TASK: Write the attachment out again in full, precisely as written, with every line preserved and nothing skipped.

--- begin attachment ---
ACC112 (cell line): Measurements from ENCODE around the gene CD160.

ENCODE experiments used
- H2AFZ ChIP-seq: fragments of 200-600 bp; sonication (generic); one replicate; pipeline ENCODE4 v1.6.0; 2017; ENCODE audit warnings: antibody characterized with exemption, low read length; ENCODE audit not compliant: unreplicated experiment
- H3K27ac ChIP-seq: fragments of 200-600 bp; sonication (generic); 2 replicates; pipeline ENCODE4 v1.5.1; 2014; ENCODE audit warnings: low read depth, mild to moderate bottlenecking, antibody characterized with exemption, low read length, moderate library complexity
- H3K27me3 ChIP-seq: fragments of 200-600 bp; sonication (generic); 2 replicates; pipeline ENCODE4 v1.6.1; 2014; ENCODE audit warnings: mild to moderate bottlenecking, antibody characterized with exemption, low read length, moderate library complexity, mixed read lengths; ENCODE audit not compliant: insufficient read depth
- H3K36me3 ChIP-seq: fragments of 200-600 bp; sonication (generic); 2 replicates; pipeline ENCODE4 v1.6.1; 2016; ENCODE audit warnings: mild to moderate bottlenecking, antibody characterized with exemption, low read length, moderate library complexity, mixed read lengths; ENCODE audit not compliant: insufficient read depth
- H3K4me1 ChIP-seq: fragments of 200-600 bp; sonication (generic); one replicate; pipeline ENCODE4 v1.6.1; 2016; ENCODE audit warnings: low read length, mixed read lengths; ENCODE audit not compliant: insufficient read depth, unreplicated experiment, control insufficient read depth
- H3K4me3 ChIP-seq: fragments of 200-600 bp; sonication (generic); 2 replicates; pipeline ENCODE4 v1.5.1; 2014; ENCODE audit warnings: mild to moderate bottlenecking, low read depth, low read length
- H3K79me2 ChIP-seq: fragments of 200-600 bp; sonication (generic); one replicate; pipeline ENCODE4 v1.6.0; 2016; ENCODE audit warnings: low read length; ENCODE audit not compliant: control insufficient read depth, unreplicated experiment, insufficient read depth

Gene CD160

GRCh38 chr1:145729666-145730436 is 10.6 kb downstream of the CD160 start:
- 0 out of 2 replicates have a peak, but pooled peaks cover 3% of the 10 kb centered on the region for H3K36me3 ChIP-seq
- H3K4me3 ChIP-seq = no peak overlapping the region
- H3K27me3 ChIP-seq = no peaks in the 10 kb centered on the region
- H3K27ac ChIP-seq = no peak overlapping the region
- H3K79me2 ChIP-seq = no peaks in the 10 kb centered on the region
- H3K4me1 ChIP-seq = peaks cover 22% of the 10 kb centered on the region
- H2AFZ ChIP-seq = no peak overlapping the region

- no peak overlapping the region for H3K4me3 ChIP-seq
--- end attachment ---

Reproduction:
ACC112 (cell line): Measurements from ENCODE around the gene CD160.

ENCODE experiments used
- H2AFZ ChIP-seq: fragments of 200-600 bp; sonication (generic); one replicate; pipeline ENCODE4 v1.6.0; 2017; ENCODE audit warnings: antibody characterized with exemption, low read length; ENCODE audit not compliant: unreplicated experiment
- H3K27ac ChIP-seq: fragments of 200-600 bp; sonication (generic); 2 replicates; pipeline ENCODE4 v1.5.1; 2014; ENCODE audit warnings: low read depth, mild to moderate bottlenecking, antibody characterized with exemption, low read length, moderate library complexity
- H3K27me3 ChIP-seq: fragments of 200-600 bp; sonication (generic); 2 replicates; pipeline ENCODE4 v1.6.1; 2014; ENCODE audit warnings: mild to moderate bottlenecking, antibody characterized with exemption, low read length, moderate library complexity, mixed read lengths; ENCODE audit not compliant: insufficient read depth
- H3K36me3 ChIP-seq: fragments of 200-600 bp; sonication (generic); 2 replicates; pipeline ENCODE4 v1.6.1; 2016; ENCODE audit warnings: mild to moderate bottlenecking, antibody characterized with exemption, low read length, moderate library complexity, mixed read lengths; ENCODE audit not compliant: insufficient read depth
- H3K4me1 ChIP-seq: fragments of 200-600 bp; sonication (generic); one replicate; pipeline ENCODE4 v1.6.1; 2016; ENCODE audit warnings: low read length, mixed read lengths; ENCODE audit not compliant: insufficient read depth, unreplicated experiment, control insufficient read depth
- H3K4me3 ChIP-seq: fragments of 200-600 bp; sonication (generic); 2 replicates; pipeline ENCODE4 v1.5.1; 2014; ENCODE audit warnings: mild to moderate bottlenecking, low read depth, low read length
- H3K79me2 ChIP-seq: fragments of 200-600 bp; sonication (generic); one replicate; pipeline ENCODE4 v1.6.0; 2016; ENCODE audit warnings: low read length; ENCODE audit not compliant: control insufficient read depth, unreplicated experiment, insufficient read depth

Gene CD160

GRCh38 chr1:145729666-145730436 is 10.6 kb downstream of the CD160 start:
- 0 out of 2 replicates have a peak, but pooled peaks cover 3% of the 10 kb centered on the region for H3K36me3 ChIP-seq
- H3K4me3 ChIP-seq = no peak overlapping the region
- H3K27me3 ChIP-seq = no peaks in the 10 kb centered on the region
- H3K27ac ChIP-seq = no peak overlapping the region
- H3K79me2 ChIP-seq = no peaks in the 10 kb centered on the region
- H3K4me1 ChIP-seq = peaks cover 22% of the 10 kb centered on the region
- H2AFZ ChIP-seq = no peak overlapping the region

- no peak overlapping the region for H3K4me3 ChIP-seq